Linyanti Savuti Area of Chobe National Park
The Savuti region covers an area approximately 1930 square miles in size (5000 square kilometres) in the south west of Chobe. The Savuti Channel has stopped flowing a few times in history and became well known with the drying up in 1981 and in 2009 it started flowing again and even reached the Savute Marsh!. The Linyanti Savuti area is well known for its incredible game viewing opportunities.
The pans and pumped water holes become the major attractions during the dry winter months. The area is considered one of the continent’s last wild and unspoiled wilderness areas. During the summer months most of the animals move to the fertile Savuti Marsh. The Savuti Marsh area is well known for its coverage in a number of well known wildlife documentaries, especially the National Geographic films by Dereck and Beverly Joubert. It consists of rich grasslands, savannah woodland and a large variety of trees and vegetation.
The Savuti area is renowned for offering spectacular game viewing opportunities. During the dry season, guests can expect to see Savuti’s famous resident bull Elephants, antelope and lion prides as well as black-backed jackal, bat-eared fox, tsessebe, kudu, impala, giraffe and ostrich. During the summer months thousands of zebra and antelope species migrate to the area offering fantastic predator viewing including lion, hyena and cheetah. Buffalo herds arrive and migrant birds arrive. Savuti has a resident population of over 300 species.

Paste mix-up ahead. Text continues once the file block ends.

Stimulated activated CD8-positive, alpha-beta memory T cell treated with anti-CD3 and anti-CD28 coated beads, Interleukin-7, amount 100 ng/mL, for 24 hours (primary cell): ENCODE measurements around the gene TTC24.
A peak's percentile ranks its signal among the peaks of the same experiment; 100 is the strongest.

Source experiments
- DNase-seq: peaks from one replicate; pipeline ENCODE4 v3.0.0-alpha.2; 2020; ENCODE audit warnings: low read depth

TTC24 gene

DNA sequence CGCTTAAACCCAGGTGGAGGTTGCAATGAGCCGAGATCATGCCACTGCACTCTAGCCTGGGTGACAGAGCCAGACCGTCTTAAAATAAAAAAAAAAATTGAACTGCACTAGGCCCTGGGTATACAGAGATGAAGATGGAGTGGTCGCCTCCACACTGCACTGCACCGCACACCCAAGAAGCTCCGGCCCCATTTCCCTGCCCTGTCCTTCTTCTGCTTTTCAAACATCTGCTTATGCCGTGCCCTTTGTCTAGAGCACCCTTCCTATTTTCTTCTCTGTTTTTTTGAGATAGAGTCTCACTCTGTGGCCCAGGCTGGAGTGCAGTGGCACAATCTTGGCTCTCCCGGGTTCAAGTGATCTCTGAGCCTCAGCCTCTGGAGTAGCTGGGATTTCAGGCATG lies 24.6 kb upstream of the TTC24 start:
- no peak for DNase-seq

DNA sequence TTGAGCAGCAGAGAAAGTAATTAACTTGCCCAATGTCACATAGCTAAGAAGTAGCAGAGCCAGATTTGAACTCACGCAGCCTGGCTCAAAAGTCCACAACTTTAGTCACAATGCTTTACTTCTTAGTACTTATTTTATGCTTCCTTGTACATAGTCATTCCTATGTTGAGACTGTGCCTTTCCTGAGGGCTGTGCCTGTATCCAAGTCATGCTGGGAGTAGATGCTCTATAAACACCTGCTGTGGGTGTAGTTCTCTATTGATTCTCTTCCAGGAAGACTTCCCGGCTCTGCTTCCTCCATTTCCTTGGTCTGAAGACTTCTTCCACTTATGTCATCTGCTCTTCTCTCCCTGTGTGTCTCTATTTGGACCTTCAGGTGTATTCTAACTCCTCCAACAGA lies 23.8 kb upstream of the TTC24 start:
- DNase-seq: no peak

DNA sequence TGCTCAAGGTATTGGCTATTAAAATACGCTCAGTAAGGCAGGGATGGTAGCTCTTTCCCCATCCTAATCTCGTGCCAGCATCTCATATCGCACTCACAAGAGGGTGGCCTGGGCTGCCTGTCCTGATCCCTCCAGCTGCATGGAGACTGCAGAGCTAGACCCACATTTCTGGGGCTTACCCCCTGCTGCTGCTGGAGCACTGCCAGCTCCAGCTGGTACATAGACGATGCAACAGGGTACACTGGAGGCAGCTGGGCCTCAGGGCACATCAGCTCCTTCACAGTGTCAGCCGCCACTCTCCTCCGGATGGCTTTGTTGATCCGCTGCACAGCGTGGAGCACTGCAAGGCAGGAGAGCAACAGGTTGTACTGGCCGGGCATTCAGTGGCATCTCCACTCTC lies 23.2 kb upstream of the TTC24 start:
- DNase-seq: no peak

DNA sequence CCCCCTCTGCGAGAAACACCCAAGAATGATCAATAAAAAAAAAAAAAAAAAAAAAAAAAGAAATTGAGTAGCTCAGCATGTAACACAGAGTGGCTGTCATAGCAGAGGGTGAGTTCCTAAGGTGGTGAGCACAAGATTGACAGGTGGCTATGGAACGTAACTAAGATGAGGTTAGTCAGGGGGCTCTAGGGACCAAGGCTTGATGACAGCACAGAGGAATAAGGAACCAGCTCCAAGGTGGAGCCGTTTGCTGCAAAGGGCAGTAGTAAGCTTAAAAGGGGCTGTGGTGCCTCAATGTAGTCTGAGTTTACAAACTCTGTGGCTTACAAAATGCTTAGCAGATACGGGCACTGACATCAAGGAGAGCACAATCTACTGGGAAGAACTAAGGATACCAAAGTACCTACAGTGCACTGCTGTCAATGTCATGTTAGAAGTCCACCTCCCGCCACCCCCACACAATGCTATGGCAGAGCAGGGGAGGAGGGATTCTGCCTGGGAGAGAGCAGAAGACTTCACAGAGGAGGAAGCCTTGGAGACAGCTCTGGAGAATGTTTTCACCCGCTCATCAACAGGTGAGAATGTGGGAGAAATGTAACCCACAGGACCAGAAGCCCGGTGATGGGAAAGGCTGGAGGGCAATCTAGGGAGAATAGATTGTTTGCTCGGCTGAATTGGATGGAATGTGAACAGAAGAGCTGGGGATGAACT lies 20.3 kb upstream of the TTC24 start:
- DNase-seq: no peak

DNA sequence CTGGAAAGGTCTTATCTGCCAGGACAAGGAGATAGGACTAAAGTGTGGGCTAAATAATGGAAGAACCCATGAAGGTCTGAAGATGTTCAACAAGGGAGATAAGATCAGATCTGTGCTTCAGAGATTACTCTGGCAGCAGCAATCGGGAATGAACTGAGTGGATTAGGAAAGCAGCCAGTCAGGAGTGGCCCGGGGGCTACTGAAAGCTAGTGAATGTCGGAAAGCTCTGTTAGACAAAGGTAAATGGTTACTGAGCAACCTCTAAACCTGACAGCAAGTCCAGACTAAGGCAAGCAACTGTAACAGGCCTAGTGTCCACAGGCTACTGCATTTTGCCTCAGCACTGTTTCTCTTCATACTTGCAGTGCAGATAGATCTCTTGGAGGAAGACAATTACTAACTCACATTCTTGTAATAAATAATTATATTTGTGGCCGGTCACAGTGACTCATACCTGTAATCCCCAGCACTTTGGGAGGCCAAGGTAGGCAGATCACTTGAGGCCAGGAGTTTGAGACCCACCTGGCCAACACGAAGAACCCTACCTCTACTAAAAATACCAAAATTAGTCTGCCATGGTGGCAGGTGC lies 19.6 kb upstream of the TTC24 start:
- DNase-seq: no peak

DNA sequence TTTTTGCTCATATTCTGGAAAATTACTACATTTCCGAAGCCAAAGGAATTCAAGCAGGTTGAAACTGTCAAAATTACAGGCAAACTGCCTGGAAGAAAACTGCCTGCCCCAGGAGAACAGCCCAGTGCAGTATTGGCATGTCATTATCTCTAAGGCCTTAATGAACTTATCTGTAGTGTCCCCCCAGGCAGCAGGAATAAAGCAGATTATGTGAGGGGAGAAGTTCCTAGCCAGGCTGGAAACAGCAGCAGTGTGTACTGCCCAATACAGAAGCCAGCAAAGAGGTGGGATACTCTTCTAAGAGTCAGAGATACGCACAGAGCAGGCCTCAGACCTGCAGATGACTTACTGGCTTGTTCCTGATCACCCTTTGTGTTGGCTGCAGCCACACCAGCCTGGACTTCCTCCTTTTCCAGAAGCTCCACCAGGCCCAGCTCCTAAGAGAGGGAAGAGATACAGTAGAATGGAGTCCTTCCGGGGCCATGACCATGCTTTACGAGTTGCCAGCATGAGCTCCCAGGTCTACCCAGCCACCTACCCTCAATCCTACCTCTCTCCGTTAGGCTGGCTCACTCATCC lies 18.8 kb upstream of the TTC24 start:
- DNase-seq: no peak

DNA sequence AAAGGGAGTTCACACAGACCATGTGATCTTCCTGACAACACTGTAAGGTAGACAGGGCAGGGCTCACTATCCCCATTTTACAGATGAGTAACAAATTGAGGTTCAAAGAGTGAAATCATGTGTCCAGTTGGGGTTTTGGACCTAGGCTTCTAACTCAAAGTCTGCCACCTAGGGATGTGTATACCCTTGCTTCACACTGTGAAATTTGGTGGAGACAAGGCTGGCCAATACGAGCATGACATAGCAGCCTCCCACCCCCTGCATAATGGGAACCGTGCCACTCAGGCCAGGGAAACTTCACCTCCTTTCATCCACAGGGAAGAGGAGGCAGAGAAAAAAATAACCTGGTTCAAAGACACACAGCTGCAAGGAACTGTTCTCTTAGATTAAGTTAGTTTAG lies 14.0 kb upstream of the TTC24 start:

The second largest zebra migration happens in the Savuti before the rains arrive, generally in November and December and again between February and April, when the Zebras move from the rivers in the north in search of the rain-ripe grasslands and full waterholes in the southwest of the park. The migration is always followed by large numbers of predators – the Zebra migration is a must for visitors.